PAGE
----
A Study in Scarlet

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Joseph Stangerson Character Analysis

The son of Elder Stangerson, Joseph Stangerson was one of Lucy’s unwanted polygamous suitors. Stangerson killed John Ferrier and helped kidnap Lucy, and so he is one of the two men against whom Jefferson Hope vows revenge. After breaking with the Mormon Church sometime after Lucy’s death, he became Drebber’s relatively poor secretary. Unlike Drebber, who is unintelligent and often drunk, Stangerson is sharper and more wary of Hope’s attempts on their lives.

Joseph Stangerson Quotes in A Study in Scarlet

The A Study in Scarlet quotes below are all either spoken by Joseph Stangerson or refer to Joseph Stangerson. For each quote, you can also see the other characters and themes related to it (each theme is indicated by its own dot and icon, like this one:
Observation and Deduction Theme Icon
). Note: all page and citation info for the quotes below refers to the Penguin Classics edition of A Study in Scarlet published in 2001.
Part 2, Chapter 4 Quotes

“We have come,” continued Stangerson, “at the advice of our fathers to solicit the hand of your daughter for whichever of us may seem good to you and to her. As I have but four wives and Brother Drebber here has seven, it appears to me that my claim is the stronger one.”

“Nay, nay, Brother Stangerson,” cried the other; “the question is not how many wives we have, but how many we can keep. My father has now given over his mills to me, and I am the richer man.”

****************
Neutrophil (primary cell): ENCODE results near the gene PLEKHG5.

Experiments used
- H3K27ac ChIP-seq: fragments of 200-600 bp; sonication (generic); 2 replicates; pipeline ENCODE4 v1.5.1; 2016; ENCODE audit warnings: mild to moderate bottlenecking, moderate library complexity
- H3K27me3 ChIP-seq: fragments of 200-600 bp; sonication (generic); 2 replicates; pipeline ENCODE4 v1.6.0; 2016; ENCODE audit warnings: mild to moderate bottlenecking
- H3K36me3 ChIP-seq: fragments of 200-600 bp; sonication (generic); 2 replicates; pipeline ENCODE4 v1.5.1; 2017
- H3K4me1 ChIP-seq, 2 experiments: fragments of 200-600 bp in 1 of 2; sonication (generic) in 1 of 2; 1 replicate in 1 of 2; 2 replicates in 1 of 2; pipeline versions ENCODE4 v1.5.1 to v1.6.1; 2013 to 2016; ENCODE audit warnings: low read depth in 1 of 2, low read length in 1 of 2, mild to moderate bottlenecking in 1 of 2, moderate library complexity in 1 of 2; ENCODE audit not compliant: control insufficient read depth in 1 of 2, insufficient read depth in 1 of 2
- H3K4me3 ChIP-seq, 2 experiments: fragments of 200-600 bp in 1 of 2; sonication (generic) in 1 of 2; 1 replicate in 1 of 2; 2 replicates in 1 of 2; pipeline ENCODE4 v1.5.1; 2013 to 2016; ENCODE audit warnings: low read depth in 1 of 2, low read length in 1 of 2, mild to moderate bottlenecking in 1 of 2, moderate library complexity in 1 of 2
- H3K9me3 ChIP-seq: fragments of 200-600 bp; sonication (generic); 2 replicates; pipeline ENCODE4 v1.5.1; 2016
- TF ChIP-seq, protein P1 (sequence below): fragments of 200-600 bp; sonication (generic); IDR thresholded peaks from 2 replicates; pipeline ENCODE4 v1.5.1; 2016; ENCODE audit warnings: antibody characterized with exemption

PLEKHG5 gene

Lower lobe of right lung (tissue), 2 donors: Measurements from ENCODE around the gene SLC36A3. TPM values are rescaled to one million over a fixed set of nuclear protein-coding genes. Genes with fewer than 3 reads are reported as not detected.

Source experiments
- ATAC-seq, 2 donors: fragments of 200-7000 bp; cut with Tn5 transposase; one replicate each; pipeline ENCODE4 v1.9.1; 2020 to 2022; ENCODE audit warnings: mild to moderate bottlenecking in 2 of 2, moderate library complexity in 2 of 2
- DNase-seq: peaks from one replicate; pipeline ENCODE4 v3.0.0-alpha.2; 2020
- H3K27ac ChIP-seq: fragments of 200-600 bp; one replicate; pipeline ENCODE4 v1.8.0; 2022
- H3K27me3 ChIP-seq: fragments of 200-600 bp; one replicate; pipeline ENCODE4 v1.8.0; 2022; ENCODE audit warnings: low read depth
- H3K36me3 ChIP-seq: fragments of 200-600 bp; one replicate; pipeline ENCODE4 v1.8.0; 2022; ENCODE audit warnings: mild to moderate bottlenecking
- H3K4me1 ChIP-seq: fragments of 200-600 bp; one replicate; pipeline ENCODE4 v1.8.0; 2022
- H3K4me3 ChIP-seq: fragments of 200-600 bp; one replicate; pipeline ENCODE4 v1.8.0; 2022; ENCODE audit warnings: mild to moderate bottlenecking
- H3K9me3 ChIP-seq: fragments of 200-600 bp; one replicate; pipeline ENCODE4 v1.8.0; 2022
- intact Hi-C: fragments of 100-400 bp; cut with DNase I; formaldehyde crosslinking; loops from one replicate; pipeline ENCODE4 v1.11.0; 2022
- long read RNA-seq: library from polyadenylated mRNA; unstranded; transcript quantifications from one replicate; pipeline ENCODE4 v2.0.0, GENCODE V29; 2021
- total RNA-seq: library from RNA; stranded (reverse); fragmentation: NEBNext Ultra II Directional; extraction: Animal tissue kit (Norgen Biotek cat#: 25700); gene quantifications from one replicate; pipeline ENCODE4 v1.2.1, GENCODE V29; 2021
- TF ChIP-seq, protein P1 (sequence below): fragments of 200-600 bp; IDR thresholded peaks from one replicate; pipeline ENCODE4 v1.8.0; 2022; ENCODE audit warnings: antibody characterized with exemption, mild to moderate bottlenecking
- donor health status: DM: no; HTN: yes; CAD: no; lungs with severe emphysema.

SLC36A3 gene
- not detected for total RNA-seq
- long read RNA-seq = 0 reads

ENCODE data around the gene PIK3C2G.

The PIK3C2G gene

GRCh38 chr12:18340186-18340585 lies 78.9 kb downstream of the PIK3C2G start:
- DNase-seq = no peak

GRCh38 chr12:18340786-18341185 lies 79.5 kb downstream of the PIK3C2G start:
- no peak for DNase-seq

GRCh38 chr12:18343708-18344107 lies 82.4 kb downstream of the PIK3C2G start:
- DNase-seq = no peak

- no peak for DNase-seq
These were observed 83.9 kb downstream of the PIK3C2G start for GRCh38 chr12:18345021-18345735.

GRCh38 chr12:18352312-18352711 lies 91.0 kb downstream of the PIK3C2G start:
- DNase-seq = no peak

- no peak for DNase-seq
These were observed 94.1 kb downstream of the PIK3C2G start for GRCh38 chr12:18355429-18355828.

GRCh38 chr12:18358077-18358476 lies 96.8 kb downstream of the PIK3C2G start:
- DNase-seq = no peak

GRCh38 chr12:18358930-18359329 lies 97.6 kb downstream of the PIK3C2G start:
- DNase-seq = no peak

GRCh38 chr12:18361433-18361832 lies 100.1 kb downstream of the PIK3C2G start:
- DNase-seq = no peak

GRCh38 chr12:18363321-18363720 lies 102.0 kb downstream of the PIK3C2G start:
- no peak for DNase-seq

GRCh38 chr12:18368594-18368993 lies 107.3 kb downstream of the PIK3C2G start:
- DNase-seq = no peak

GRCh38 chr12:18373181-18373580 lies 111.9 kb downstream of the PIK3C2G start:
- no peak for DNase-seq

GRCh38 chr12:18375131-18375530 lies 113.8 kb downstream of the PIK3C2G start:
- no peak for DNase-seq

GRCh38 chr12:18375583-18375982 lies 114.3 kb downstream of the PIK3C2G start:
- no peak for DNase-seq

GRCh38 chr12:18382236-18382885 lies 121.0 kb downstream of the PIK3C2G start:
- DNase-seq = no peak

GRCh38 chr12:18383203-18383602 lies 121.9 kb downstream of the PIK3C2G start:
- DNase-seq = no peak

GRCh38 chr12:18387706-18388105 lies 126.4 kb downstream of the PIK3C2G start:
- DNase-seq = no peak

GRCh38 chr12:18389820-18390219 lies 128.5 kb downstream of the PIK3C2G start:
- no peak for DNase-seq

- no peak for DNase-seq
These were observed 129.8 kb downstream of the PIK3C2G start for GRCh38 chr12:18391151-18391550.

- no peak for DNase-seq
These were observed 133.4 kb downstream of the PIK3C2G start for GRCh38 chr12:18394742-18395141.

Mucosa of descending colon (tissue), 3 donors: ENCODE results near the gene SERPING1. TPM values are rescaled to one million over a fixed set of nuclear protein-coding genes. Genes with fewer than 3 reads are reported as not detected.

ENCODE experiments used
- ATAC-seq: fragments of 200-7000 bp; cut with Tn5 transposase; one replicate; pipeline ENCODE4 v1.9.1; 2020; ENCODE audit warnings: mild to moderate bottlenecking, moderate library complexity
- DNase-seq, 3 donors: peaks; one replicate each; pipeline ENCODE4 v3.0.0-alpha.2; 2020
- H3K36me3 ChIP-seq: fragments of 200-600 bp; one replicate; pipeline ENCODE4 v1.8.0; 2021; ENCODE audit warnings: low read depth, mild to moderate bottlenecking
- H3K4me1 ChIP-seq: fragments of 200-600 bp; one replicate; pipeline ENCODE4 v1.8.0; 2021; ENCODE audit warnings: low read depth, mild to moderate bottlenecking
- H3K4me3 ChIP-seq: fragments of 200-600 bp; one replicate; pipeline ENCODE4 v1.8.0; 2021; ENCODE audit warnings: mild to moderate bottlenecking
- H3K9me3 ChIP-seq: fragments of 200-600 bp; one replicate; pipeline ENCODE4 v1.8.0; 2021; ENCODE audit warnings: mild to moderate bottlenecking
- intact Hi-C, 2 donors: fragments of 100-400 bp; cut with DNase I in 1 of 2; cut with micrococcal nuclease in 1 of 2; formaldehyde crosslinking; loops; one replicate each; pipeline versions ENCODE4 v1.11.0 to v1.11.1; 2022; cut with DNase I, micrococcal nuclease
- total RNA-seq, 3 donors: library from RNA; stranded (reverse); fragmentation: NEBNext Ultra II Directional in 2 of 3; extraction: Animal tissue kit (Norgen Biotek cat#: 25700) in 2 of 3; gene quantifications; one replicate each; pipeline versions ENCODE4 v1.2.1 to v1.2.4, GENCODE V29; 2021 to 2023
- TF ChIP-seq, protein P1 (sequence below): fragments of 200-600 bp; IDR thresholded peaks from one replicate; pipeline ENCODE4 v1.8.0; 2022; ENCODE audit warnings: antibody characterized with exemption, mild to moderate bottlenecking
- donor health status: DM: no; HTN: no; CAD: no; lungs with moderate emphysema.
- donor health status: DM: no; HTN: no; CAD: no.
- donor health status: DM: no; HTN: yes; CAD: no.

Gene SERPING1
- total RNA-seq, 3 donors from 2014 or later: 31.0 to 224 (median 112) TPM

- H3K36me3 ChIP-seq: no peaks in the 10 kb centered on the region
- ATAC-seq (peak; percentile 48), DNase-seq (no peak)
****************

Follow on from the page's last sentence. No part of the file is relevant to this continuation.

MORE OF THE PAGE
“But my prospects are better,” said the other, warmly. “When the Lord removes my father, I shall have his tanning yard and his leather factory. Then I am your elder, and am higher in the Church.”

“It will be for the maiden to decide,” rejoined young Drebber, smirking at his own reflection in the glass. “We will leave it all to her decision.”

Related Characters: Enoch Drebber (speaker), Joseph Stangerson (speaker), John Ferrier, Lucy Ferrier, Enoch Drebber, Elder Stangerson
Page Number: 93-94
Explanation and Analysis:

After Brigham Young threatened Ferrier and Lucy with an ultimatum, Ferrier sends out a message to Jefferson Hope in the city, and returns to find Drebber and Stangerson already in his house. The two young men here presumptuously argue over who should marry Lucy, based on their wealth and existing number of wives. Drebber and Stangerson casually objectify their wives, referring to them as if they were collectibles or pets. As their argument reveals, a marriage to either one of them would not be founded on love, as is Lucy’s relationship with Jefferson Hope, but rather on the men’s ability to manage the expense of “keeping” an extra wife.

Adding insult to injury, Drebber falsely claims that Lucy’s marriage is entirely her decision, despite the fact that Brigham Young has already threatened Lucy’s life in order to force her to marry one of the men. The Mormons’ insistence that Lucy marry a Mormon man is motivated not only by their rejection of Hope, a Gentile (non-Mormon) but also an implicit gender ideology that women must be married and thus dependent on men. They don’t, by contrast, insist that men must marry Mormon women, as they don’t force Ferrier to marry and as they bring in supplies of “fresh” and presumably non-Mormon women to be used by the Mormon Elders.